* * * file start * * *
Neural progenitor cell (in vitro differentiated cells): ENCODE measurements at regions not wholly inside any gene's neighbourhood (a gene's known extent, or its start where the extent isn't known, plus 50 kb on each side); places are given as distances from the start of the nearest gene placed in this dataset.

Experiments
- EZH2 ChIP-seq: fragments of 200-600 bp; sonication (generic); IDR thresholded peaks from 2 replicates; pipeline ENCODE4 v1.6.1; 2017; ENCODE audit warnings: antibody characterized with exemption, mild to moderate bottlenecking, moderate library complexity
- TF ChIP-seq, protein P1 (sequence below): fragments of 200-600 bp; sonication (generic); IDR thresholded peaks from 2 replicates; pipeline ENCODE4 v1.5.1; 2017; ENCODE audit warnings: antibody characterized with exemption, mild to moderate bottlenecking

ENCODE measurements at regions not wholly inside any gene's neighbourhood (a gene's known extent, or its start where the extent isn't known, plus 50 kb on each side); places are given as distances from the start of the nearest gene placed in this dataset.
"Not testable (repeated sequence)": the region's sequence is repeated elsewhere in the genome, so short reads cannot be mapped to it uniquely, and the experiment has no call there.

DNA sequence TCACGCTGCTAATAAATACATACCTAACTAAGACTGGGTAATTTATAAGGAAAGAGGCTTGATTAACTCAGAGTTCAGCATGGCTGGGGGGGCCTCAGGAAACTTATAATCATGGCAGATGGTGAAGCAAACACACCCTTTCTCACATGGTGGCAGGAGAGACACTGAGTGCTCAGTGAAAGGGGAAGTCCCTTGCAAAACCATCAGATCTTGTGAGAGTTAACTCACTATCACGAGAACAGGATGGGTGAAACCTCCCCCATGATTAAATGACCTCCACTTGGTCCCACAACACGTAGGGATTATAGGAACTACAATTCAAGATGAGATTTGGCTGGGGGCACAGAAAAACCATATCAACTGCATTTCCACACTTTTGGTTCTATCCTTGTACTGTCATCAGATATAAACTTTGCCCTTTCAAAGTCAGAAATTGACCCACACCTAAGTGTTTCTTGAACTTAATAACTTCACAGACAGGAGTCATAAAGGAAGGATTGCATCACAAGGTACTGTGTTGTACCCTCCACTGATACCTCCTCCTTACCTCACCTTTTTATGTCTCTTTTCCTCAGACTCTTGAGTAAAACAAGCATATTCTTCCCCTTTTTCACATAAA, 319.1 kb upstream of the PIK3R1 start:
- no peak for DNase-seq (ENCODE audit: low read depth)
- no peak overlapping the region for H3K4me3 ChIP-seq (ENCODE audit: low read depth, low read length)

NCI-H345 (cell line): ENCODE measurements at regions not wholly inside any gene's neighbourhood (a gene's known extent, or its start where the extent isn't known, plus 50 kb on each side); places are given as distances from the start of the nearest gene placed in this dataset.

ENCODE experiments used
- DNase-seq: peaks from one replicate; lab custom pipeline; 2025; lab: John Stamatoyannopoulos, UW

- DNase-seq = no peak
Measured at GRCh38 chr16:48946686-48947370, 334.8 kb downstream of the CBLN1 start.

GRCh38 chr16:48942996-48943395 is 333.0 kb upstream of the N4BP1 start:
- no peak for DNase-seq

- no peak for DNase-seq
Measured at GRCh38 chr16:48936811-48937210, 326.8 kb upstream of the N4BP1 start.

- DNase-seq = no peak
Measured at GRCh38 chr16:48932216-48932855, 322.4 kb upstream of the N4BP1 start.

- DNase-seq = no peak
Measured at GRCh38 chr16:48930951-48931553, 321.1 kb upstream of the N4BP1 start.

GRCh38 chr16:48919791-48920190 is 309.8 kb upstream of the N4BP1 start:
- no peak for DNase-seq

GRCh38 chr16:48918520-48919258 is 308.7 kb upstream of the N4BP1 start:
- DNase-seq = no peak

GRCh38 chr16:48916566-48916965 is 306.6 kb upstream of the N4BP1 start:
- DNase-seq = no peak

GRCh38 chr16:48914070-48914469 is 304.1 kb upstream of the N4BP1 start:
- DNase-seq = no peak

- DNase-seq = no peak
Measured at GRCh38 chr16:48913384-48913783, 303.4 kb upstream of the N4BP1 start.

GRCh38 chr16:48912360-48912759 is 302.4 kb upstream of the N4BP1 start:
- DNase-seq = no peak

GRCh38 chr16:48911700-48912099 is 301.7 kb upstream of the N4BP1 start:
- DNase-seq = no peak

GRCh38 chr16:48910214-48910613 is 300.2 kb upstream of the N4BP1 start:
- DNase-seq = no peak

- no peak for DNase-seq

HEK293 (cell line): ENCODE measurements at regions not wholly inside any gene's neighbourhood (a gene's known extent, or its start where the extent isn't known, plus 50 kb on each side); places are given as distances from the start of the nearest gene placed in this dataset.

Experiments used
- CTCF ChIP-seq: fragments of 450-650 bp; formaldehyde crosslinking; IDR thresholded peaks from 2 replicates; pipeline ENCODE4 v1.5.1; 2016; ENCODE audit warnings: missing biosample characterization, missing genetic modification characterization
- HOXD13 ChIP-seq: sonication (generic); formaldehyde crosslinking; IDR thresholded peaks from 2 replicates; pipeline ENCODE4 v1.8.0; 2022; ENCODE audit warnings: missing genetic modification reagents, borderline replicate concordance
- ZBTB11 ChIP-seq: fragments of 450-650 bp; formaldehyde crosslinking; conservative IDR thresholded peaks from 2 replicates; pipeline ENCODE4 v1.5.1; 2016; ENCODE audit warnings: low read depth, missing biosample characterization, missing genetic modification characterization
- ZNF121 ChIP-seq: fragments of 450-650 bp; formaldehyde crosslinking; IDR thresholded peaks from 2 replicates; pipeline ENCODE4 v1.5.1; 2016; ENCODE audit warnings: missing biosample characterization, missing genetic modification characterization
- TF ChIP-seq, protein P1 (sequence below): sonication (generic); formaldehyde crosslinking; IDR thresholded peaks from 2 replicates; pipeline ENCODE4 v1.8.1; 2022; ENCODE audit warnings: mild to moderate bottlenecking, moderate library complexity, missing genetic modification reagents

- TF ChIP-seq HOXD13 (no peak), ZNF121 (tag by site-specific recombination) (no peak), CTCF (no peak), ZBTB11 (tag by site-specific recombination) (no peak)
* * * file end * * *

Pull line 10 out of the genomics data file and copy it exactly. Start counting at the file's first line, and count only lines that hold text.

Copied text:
NCI-H345 (cell line): ENCODE measurements at regions not wholly inside any gene's neighbourhood (a gene's known extent, or its start where the extent isn't known, plus 50 kb on each side); places are given as distances from the start of the nearest gene placed in this dataset.